Larry's Pretty Good Word of the Day (prettygoodword) wrote in 1word1day,
Larry's Pretty Good Word of the Day


quipu (KEE-poo) - n., a device consisting of a series of knotted cords used by ancient Peruvians for recording accounts and events.

All the records of the Incan Empire were recorded on quipus, including tax records, census rolls, harvest stores, and the like. How much quipus could encode other linguistic information is a subject of current debate, given there are Spanish reports of quipucamayocs using quipus reading to relate historical events from beyond personal memory -- and it should be noted that the Incans (and their several predecessors) had no other written language. The word is from Spanish, from Quechua khipu (Cusco dialect) or kipu (most other dialects) meaning "knot". As usual, Wikipedia is incomplete but a good place to start.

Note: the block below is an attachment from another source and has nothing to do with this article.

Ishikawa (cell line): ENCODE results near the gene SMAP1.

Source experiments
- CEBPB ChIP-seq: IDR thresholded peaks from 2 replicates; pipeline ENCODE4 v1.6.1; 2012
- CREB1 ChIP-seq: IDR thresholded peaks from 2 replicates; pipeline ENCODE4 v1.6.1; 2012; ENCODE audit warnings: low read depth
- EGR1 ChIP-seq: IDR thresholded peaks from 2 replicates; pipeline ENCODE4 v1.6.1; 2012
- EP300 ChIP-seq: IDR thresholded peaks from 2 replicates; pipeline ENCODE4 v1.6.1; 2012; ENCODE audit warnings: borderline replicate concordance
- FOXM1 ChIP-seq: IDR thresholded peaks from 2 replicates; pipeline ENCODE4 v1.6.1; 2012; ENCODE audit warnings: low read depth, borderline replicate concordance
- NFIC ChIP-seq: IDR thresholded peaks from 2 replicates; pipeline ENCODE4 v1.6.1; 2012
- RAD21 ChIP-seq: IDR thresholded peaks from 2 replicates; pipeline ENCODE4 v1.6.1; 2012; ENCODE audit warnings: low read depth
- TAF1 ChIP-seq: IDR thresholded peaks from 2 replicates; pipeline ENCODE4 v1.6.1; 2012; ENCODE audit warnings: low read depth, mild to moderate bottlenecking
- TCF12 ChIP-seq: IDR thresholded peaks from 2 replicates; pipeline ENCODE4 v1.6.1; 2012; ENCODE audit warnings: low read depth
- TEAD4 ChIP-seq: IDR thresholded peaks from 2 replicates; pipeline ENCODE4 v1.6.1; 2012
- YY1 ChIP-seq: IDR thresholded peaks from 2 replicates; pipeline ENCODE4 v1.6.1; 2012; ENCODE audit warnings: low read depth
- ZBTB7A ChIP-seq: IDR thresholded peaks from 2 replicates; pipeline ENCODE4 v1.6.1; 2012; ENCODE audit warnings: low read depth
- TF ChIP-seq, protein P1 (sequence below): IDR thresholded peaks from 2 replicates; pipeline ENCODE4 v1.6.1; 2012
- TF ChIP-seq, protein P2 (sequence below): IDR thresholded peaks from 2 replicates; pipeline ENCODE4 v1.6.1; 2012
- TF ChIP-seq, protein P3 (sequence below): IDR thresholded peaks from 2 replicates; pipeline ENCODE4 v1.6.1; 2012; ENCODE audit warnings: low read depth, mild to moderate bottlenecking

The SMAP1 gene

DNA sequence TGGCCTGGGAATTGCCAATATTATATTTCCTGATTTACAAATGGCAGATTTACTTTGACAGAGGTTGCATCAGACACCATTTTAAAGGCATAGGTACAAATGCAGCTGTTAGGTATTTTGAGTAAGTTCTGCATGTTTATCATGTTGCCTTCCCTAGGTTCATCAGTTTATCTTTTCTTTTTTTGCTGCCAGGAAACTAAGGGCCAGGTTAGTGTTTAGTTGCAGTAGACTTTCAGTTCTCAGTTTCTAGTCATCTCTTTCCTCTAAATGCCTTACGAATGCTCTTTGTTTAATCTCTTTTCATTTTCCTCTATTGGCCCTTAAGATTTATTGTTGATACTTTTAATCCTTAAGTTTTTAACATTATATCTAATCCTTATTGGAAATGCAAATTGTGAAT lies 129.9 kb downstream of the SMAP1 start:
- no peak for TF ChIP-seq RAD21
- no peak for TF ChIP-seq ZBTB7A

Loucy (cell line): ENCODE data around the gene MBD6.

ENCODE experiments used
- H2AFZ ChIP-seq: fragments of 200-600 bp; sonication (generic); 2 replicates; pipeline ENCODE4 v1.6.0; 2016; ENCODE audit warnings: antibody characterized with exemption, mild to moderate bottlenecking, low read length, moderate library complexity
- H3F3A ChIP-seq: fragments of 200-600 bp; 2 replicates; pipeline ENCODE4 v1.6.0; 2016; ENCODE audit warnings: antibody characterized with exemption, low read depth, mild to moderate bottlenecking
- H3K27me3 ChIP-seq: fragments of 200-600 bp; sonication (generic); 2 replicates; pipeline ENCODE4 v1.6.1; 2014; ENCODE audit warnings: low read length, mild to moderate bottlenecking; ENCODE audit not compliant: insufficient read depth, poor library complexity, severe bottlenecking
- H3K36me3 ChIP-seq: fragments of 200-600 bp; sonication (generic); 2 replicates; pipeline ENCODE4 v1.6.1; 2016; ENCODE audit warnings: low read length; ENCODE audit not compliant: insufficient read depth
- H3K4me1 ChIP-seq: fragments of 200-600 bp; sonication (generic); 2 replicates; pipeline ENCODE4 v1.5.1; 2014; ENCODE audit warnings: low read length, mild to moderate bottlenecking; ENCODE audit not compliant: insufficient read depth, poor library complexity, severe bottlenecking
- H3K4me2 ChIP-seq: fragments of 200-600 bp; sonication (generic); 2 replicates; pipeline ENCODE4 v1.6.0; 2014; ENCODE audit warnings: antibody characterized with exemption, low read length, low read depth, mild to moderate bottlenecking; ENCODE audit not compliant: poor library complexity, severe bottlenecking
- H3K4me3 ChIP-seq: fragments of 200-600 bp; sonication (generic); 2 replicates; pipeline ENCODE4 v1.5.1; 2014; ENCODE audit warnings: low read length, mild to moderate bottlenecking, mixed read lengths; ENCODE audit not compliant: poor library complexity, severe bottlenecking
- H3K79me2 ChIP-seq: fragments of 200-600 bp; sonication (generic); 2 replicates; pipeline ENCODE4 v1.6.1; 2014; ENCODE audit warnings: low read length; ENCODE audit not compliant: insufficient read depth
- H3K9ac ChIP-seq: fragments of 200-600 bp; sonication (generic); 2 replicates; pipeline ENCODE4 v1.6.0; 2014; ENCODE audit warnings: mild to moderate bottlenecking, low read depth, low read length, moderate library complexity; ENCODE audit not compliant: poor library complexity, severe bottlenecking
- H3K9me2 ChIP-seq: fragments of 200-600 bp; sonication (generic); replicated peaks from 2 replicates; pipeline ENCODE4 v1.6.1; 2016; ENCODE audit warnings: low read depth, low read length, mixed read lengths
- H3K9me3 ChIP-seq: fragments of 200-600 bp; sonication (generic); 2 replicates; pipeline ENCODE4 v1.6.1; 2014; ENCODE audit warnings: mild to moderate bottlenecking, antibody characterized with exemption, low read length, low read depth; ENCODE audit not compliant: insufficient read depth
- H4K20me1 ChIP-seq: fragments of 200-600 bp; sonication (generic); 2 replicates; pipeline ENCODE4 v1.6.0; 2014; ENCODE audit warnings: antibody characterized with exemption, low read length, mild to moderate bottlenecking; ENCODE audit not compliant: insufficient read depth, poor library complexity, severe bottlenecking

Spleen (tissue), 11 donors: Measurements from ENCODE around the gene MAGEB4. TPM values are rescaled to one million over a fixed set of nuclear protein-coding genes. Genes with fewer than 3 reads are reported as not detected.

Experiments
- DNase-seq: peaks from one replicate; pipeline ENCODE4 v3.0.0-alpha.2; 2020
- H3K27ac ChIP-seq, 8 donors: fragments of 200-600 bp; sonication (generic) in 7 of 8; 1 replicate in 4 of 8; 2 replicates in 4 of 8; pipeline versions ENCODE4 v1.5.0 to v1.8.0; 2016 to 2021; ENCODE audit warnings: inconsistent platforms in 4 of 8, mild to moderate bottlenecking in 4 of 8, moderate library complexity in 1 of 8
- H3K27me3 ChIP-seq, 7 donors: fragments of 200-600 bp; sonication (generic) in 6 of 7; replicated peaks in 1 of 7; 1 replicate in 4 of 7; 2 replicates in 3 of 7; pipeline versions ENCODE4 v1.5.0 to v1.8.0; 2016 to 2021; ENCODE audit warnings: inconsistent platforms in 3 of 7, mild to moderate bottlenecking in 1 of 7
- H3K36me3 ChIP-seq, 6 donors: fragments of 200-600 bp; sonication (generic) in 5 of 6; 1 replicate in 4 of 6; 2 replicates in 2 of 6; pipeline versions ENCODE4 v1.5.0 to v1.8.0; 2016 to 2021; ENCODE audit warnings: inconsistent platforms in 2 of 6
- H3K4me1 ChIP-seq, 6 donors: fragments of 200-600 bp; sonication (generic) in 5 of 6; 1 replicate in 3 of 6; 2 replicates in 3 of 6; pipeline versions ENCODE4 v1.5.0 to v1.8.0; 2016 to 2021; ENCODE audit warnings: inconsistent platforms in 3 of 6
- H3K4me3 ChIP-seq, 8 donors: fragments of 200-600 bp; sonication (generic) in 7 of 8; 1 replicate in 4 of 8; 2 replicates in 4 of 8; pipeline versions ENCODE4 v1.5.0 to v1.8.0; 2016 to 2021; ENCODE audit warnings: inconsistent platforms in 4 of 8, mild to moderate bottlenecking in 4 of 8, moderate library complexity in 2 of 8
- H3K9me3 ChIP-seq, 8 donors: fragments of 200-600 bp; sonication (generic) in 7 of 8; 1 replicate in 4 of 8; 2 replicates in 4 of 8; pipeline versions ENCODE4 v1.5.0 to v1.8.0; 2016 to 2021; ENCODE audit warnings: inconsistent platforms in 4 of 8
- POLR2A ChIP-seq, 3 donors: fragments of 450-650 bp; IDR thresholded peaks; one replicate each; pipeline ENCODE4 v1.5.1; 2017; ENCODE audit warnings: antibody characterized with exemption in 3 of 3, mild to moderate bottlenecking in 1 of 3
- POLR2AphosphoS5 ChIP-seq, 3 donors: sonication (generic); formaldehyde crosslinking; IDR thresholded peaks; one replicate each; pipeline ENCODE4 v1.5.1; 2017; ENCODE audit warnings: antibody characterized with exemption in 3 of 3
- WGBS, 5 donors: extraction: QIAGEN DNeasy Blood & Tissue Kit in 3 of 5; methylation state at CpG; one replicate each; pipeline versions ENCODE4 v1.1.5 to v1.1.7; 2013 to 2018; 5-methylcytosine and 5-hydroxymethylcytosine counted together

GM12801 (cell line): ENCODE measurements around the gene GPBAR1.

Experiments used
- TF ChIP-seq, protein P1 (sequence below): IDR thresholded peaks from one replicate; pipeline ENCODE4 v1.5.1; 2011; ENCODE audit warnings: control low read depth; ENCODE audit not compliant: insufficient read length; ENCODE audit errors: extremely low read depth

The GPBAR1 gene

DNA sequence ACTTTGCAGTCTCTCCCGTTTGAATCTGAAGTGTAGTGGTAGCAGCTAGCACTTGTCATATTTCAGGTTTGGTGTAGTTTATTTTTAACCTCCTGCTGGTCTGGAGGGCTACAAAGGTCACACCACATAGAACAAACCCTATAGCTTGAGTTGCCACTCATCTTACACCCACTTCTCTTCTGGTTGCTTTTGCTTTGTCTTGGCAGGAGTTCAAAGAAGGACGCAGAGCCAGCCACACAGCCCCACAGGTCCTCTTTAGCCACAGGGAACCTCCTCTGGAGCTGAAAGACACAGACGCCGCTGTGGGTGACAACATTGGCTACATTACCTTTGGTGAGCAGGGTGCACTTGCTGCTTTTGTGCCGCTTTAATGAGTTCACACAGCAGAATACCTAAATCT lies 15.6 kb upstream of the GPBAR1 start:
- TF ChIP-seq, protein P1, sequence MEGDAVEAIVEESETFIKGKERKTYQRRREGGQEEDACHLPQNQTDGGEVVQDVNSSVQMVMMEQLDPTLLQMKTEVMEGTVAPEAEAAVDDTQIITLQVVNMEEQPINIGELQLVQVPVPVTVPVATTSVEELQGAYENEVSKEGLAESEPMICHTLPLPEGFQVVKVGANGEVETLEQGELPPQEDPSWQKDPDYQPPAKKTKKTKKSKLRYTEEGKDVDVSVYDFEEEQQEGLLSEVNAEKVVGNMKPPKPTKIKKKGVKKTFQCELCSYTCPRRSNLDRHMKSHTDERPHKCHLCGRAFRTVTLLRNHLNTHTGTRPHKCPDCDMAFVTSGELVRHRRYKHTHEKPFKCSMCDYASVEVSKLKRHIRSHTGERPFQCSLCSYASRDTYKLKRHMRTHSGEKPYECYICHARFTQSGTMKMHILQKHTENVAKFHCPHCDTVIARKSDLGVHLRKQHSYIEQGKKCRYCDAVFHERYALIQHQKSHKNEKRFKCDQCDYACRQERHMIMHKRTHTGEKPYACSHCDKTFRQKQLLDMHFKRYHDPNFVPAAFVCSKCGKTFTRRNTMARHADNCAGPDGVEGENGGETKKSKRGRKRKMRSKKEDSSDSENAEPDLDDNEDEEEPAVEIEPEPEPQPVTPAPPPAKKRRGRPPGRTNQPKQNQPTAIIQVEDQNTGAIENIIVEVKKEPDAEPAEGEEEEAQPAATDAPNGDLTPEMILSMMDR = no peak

I like the idea of a spy using an otherwise innocent girl's poncho fringes as a quipu to send information over the frontier.

Tags: indigenous people, noun, q, spanish

  • Tuesday word: Demure

    Tuesday, Aug. 3, 2021 Demure (adjective) de·mure [dih-myoor] adjective, de·mur·er, de·mur·est. 1. characterized by shyness and modesty;…

  • Sunday Word: Merrythought

    merrythought [ mer-ee-thawt] noun: (British English) the wishbone or furcula of a fowl, the forked bone between the neck and breast of a…

  • Sunday Word: Saltings

    saltings [ sawlt-ings] noun: (British English) areas of low ground regularly inundated with salt water, often taken to include their…

  • Post a new comment


    Comments allowed for members only

    Anonymous comments are disabled in this journal

    default userpic

    Your reply will be screened

    Your IP address will be recorded 

  • 1 comment